Trinidad: Natural Gas Sales Down 21%

(Trinidad Guardian, 16.Apr.2021) — Natural gas sales in T&T declined by a whopping 21 per cent from February 2020 to February 2021.

According to figures from the Minister of Energy, natural gas sales continued to fall and averaged 2.646 billion cubic feet per day (bcf/d) in February 2021.

Natural gas sales are calculated based on the amount of the commodity used in the country, other than the gas which is re-injected into wells to increase production.

According to the figures which the Business Guardian has a copy of but which the Ministry is yet to make public, total sales to the NGC was 1,419 bcf/d, while 1.175 bcf/d was sold to Atlantic LNG. The country has installed capacity of 4.4 bcf/d.

The plummet in sales was mainly due to the falling production of the country’s largest natural gas producer BPTT which sold in 2020 1.8 bcf/d to the combined National Gas Company (NGC) and Atlantic LNG but in 2021 that had fallen to just over 1.419 bcf/d.

T&T has been suffering from natural gas curtailment for more than a decade now and several plants have been shut down on the Point Lisas Industrial Estate.

Only recently, the Business Guardian reported that production averaged less that three billion cubic feet per day (bcf/d) for the first time since the 1990s.

January 2021 natural gas production averaged 2,990 million standard cubic feet per day (mmscf/d) or less than 3bcf/d. This is 1.2 bcf/d less than the installed capacity in T&T and is part of the reason the Minister of Finance Colm Imbert raised alarm at the low natural gas production.

On January 10, Imbert told a news conference that due to depressed oil and gas prices and lower than expected production, revenue from royalties on oil and gas was down by almost half – $806 million or 49.2 per cent. Meanwhile, extra ordinary receipts from oil and gas companies also fell by 98.2 per cent or $100 million.

The Central Bank in its Economic Bulletin for January reported that natural gas production declined by 23.6 per cent (year-on-year) over the second half of 2020. The bank said Atlantic LNG’s Train 3 was taken down for planned maintenance during the period, which coincided with similar activity at BPTT, the country’s largest natural gas producer. The fourth quarter of 2020 also saw a drop in LNG production at Train 1 amid discussions amongst its shareholders surrounding the future operation of the facility. Natural gas production dropped 29.8 per cent (year-on-year) during October to November 2020 alongside a 46.9 per cent fall in LNG production.

The bank noted that the downstream industry also saw declines in output, with methanol production, falling 29.4 per cent during the period, while production of ammonia was down by 1.1 per cent.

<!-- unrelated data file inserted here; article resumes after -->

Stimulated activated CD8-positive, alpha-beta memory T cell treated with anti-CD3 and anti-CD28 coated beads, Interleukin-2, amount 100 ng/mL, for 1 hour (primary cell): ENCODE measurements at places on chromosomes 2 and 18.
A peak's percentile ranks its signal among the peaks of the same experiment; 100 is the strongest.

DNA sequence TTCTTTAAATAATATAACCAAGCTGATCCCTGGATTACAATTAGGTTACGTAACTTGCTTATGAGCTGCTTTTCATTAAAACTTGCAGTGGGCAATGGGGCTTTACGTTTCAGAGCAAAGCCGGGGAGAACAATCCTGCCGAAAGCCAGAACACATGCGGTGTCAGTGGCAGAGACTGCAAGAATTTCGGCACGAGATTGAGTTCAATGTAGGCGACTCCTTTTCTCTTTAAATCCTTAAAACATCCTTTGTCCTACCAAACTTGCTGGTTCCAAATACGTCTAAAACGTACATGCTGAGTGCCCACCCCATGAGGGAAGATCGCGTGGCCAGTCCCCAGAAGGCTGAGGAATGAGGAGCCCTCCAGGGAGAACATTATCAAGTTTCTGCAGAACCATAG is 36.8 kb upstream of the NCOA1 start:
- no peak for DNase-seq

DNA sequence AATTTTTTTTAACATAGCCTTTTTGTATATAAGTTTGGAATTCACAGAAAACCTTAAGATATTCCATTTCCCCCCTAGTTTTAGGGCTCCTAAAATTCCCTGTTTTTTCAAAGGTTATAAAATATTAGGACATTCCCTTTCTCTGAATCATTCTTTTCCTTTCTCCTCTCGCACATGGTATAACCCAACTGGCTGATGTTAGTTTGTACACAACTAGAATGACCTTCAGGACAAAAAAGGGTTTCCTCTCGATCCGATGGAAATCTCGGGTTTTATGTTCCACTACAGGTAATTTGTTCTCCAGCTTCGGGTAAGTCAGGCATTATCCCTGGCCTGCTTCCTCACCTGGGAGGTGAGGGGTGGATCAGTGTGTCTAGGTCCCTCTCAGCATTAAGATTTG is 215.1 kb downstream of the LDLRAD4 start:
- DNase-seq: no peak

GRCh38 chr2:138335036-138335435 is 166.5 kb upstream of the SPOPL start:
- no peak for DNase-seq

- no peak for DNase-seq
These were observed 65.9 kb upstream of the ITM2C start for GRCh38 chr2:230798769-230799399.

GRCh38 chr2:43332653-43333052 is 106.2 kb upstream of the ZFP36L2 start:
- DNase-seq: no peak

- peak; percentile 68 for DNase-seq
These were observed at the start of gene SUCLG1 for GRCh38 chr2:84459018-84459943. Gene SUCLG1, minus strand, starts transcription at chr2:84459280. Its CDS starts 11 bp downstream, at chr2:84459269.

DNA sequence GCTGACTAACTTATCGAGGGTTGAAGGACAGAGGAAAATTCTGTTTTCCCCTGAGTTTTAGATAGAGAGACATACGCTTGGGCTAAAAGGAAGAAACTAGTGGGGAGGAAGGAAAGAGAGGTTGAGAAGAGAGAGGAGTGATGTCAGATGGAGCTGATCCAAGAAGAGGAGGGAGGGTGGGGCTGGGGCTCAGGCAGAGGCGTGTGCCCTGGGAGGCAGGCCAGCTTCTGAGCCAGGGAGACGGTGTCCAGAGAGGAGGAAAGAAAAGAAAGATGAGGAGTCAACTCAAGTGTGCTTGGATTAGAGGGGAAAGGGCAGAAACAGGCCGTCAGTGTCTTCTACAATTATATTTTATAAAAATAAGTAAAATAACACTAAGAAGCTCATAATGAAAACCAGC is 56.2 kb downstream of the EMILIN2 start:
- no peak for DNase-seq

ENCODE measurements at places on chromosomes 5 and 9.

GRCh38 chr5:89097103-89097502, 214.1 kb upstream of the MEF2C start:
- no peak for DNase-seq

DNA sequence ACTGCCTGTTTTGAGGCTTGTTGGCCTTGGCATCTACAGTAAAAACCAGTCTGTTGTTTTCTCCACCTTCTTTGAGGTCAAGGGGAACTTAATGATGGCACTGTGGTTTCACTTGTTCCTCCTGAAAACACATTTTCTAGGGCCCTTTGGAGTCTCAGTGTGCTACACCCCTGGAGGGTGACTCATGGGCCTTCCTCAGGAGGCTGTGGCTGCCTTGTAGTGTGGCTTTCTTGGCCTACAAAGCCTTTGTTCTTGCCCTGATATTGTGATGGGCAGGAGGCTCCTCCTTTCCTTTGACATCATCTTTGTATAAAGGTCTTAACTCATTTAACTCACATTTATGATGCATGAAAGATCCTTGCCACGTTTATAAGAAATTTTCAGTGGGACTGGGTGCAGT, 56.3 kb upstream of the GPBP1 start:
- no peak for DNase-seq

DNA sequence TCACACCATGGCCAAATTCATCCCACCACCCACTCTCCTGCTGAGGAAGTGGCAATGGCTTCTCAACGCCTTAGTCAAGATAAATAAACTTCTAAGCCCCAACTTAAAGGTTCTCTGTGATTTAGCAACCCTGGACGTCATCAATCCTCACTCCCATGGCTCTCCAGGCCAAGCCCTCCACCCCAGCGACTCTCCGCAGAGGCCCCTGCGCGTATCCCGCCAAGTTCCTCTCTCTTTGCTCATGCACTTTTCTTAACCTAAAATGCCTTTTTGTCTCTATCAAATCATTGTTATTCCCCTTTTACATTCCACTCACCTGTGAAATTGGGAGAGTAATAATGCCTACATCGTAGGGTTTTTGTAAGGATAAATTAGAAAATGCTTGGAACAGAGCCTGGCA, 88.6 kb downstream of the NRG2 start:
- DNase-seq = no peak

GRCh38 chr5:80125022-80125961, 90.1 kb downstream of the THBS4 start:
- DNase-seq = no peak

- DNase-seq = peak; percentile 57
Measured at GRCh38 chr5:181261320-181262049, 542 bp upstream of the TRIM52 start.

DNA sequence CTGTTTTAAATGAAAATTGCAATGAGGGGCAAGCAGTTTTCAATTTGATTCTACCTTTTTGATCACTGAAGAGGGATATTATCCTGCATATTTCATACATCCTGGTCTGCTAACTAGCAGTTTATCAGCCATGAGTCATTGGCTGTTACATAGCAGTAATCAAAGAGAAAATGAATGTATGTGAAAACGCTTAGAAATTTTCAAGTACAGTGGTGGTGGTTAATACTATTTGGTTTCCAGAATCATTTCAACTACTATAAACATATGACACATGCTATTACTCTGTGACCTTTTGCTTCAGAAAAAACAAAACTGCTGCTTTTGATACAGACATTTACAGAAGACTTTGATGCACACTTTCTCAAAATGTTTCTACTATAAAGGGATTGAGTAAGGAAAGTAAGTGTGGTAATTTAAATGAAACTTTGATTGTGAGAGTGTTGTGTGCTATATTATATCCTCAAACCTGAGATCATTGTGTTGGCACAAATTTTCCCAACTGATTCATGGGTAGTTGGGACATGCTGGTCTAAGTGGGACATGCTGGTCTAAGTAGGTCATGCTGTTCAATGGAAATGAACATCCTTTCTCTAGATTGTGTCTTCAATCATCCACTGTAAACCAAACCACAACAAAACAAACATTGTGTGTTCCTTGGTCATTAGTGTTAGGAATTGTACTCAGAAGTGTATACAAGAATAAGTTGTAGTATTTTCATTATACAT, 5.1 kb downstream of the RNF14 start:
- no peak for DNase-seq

The trend appears to have continued last month with low natural gas production.

The Business Guardian was told that the shortfall has made the NGC further cut back on its daily contracted quantities (DCQ) to the downstream sector.

Andrew Jupiter, the former Permanent Secretary in the Ministry of Energy, a former President of National Energy and now an oil and gas consultant, recently said he did not think the problem of natural gas shortage can be solved anytime soon.

In an interview with the Sunday Business Guardian Jupiter said: “Short term we will never be able to come back to 4.2 bcf/d. In the long term I don’t think we will be able to do that either.”

Jupiter admitted that the only chance of the country producing 4.2 bcf/d will be to bring on the Loran/ Manatee cross border field and he said that could make a major difference but pointed to the deep water as the best possibility of long term high natural gas production.

He praised the move by the government to get agreement with the Bolivarian Republic of Venezuela for Royal Dutch Shell to produce the 2.7 trillion cubic feet (tcf) of gas that is on T&T’s side of the border out of the 10 tcf in the field. He felt that this country will eventually produce the 10 tcf in T&T.

But he warned that it’s not just production that matters its also

Jupiter said, “One of the things people forget is the issue of price. So you may have gas but the price is too high.”

The former Permanent Secretary said the country must understand that what impacts us now is as a result of actions taken 10 to 15 years earlier. In this respect he admitted that the six years the country has gone without a bid round will have an effect on the country down the road.

Jupiter said that the country was no longer finding 1 tcf pools and the time had come for changes to the law to allow the sharing of oil and gas infrastructure with smaller players being allowed to develop smaller natural gas fields. He also pointed to the various examples of relinquished blocks leading to major discoveries including the Teak Samaan Poui discoveries and BHPs 2c discovery.

Jupiter said he remained confident the challenges in the energy sector can be solved but required all hands on deck and the best minds in the country working together.

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By Curtis Williams